A private Catholic school in France is to test the DNA of all male pupils and staff in an attempt to identify the rapist of a 16-year old girl who was assaulted in the school toilets.
In the first time this mass screening has been carried out in a French school, 527 pupils and staff will be genetically tested starting today at the Fenelon Notre-Dame school in La Rochelle.
The victim said she was unable to identify the rapist, who attacked her from behind in darkness after the light on an automatic timer switch went off, according to the prosecutor, Isabelle Pagenelle. But traces of DNA were found on her clothing.
Those to be tested include 475 pupils, 31 staff and 21 other employees who were in the school in western France at the time of the attack on September 30 last year.
The DNA is to be collected in saliva swabs over three days by 18 police officers at the school.
But the genetic testing of teenagers has proved controversial, particularly as the authorities say that anyone who refuses to take part will be considered a suspect.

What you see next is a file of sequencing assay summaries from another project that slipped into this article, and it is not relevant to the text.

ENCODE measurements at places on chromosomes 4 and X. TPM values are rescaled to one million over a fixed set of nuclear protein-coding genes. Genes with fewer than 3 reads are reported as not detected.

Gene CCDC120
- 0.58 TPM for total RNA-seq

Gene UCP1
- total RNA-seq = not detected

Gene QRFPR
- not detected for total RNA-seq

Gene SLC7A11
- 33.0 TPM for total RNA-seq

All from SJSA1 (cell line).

Pierre Tartakowsky, president of the French League of Human Rights, told Le Parisien newspaper that the testing was "disproportionate, threatening and traumatising".
Pagenelle said there was a significant probability that the attacker was from the school. Police had a list of all those on the premises at the time of the rape, she said. The school, in the centre of La Rochelle, has 1,300 pupils.
"We have followed every lead before going down this route. We don't have any other choice," said head teacher Chantal Devaux, who informed pupils and their parents about the testing.
The genetic-testing results will be known within a month.